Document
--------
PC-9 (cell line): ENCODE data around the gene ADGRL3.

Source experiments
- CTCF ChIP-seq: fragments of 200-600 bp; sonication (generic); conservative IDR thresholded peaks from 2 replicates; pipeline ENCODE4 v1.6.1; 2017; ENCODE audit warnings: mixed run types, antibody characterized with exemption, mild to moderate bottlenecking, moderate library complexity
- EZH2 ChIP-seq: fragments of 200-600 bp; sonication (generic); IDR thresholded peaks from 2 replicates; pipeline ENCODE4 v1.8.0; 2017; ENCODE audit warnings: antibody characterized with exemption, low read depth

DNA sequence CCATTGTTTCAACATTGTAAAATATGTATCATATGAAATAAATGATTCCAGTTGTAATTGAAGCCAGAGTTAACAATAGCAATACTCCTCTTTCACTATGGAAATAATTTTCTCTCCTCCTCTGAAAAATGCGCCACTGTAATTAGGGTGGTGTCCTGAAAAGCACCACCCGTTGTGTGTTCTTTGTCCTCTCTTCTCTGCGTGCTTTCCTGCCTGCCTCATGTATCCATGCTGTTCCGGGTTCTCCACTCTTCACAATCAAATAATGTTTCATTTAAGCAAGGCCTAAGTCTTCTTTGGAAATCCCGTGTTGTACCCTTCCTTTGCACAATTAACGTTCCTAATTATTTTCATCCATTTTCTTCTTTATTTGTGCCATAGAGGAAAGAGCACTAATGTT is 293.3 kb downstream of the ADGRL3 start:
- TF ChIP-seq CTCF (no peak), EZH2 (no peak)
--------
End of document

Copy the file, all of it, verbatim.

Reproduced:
PC-9 (cell line): ENCODE data around the gene ADGRL3.

Source experiments
- CTCF ChIP-seq: fragments of 200-600 bp; sonication (generic); conservative IDR thresholded peaks from 2 replicates; pipeline ENCODE4 v1.6.1; 2017; ENCODE audit warnings: mixed run types, antibody characterized with exemption, mild to moderate bottlenecking, moderate library complexity
- EZH2 ChIP-seq: fragments of 200-600 bp; sonication (generic); IDR thresholded peaks from 2 replicates; pipeline ENCODE4 v1.8.0; 2017; ENCODE audit warnings: antibody characterized with exemption, low read depth

DNA sequence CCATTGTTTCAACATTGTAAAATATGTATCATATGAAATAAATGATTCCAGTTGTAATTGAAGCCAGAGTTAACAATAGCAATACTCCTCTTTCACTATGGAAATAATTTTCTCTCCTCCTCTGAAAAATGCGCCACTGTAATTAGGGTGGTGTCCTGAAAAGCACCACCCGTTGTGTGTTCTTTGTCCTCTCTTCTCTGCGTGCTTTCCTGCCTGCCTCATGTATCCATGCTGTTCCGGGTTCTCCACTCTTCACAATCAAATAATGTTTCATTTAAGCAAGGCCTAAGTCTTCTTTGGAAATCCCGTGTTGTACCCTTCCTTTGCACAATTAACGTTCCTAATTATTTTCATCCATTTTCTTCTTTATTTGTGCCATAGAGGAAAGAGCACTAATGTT is 293.3 kb downstream of the ADGRL3 start:
- TF ChIP-seq CTCF (no peak), EZH2 (no peak)